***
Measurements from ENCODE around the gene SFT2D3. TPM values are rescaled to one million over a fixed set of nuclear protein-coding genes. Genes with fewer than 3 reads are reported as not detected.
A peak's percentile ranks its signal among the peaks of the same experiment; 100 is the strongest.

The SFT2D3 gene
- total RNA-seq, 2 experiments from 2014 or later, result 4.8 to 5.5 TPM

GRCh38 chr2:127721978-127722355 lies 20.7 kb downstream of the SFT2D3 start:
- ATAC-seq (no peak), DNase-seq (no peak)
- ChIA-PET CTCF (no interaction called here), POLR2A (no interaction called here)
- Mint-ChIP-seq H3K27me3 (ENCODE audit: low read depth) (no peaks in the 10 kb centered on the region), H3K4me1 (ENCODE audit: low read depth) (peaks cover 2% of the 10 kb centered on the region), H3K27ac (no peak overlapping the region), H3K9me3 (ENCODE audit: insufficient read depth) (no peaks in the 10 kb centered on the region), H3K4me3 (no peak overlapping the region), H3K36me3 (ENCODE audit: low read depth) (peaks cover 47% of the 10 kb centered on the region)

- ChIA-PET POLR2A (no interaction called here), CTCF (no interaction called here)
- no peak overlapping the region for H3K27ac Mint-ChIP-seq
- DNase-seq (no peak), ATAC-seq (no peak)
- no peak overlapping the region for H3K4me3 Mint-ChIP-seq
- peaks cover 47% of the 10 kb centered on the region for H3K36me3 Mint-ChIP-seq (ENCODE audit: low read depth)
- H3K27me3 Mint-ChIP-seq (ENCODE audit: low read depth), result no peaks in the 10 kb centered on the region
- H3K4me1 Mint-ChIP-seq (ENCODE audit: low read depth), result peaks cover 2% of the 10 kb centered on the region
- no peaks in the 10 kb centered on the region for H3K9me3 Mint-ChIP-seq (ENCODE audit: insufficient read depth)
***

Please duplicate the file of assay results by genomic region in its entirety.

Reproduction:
Measurements from ENCODE around the gene SFT2D3. TPM values are rescaled to one million over a fixed set of nuclear protein-coding genes. Genes with fewer than 3 reads are reported as not detected.
A peak's percentile ranks its signal among the peaks of the same experiment; 100 is the strongest.

The SFT2D3 gene
- total RNA-seq, 2 experiments from 2014 or later, result 4.8 to 5.5 TPM

GRCh38 chr2:127721978-127722355 lies 20.7 kb downstream of the SFT2D3 start:
- ATAC-seq (no peak), DNase-seq (no peak)
- ChIA-PET CTCF (no interaction called here), POLR2A (no interaction called here)
- Mint-ChIP-seq H3K27me3 (ENCODE audit: low read depth) (no peaks in the 10 kb centered on the region), H3K4me1 (ENCODE audit: low read depth) (peaks cover 2% of the 10 kb centered on the region), H3K27ac (no peak overlapping the region), H3K9me3 (ENCODE audit: insufficient read depth) (no peaks in the 10 kb centered on the region), H3K4me3 (no peak overlapping the region), H3K36me3 (ENCODE audit: low read depth) (peaks cover 47% of the 10 kb centered on the region)

- ChIA-PET POLR2A (no interaction called here), CTCF (no interaction called here)
- no peak overlapping the region for H3K27ac Mint-ChIP-seq
- DNase-seq (no peak), ATAC-seq (no peak)
- no peak overlapping the region for H3K4me3 Mint-ChIP-seq
- peaks cover 47% of the 10 kb centered on the region for H3K36me3 Mint-ChIP-seq (ENCODE audit: low read depth)
- H3K27me3 Mint-ChIP-seq (ENCODE audit: low read depth), result no peaks in the 10 kb centered on the region
- H3K4me1 Mint-ChIP-seq (ENCODE audit: low read depth), result peaks cover 2% of the 10 kb centered on the region
- no peaks in the 10 kb centered on the region for H3K9me3 Mint-ChIP-seq (ENCODE audit: insufficient read depth)